There's a long-standing tale about local cops, especially in southern areas, taking great joy in writing speeding citations for those with out of state or out of country plates.


Actually, moving an entire household for moths at a time isn't nearly as difficult as you might imagine.

A family member owns a mobile in Florida and spends 5 months a year there. They leave most household items and seasonal clothing in Florida and come home with 3 suitcases.
Canadians generally don't speed. I know because I pass them all the time here in Georgia and my wife- a Canadian- doesn't speed. But remember that when you go to Canada, they try to trick you into speeding. They have signs that will say "Speed Limit 100" and you might try to go 100 but 100 mph American is like 60 mph Canadian!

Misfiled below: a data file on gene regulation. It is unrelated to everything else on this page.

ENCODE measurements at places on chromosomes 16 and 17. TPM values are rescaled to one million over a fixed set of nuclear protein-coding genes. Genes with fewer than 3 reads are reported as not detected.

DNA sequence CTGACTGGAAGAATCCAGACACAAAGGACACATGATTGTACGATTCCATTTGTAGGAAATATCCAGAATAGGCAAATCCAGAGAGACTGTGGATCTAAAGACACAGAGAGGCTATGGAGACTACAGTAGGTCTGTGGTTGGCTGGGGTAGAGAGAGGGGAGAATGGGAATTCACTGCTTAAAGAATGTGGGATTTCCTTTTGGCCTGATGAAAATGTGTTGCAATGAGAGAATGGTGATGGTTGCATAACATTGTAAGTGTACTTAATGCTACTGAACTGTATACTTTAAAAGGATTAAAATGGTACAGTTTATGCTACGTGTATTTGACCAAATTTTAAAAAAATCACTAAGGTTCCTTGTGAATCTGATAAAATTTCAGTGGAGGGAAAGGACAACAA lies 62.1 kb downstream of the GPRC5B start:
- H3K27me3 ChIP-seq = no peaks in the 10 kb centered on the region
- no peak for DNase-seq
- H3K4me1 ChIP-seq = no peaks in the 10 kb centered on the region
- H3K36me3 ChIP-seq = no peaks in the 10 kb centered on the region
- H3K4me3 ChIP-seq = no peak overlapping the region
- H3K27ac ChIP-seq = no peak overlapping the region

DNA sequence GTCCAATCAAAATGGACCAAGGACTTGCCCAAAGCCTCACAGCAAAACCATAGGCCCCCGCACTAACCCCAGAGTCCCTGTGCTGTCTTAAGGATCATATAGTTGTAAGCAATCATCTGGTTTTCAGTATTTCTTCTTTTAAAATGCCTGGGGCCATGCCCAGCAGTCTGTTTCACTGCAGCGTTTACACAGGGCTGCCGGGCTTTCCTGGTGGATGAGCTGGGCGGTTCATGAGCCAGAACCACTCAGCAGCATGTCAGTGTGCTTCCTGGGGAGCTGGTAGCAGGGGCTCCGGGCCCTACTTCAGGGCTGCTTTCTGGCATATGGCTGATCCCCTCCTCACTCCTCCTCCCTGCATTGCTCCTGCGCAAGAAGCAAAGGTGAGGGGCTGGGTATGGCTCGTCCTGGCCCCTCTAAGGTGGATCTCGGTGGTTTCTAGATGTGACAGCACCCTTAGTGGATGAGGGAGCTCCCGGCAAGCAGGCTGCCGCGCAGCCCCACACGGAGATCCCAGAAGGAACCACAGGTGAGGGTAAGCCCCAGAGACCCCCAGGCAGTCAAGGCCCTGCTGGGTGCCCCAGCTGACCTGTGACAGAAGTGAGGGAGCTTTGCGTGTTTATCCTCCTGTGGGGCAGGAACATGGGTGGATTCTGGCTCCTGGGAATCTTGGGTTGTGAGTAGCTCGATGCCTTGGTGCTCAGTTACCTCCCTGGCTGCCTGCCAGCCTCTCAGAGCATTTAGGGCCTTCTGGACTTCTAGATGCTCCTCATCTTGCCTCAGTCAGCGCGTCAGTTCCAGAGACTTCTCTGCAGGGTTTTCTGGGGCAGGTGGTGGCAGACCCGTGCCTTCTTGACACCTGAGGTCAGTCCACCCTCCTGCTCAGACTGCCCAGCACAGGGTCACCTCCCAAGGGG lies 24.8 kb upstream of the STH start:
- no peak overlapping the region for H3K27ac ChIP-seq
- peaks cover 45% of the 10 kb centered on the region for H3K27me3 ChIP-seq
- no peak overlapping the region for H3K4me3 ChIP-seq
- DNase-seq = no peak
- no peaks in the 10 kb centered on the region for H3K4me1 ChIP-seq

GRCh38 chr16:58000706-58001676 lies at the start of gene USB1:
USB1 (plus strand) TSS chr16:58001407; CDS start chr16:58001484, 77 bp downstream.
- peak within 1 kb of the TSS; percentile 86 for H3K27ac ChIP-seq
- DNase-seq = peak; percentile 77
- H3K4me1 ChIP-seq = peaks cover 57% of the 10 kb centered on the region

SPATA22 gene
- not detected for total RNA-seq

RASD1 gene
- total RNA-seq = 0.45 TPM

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Old 03-17-2008, 01:09 PM
 
207 posts, read 672,847 times
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Quote:
Originally Posted by KevK View Post
Canadians generally don't speed. I know because I pass them all the time here in Georgia and my wife- a Canadian- doesn't speed. But remember that when you go to Canada, they try to trick you into speeding. They have signs that will say "Speed Limit 100" and you might try to go 100 but 100 mph American is like 60 mph Canadian!
FYI....
There is no such thing is Canadian mph
In canada we measure speed using Kilometers per Hour (kph)
In US they measure speed using Miles per Hour (mph)
1 mph = 1.60934 kph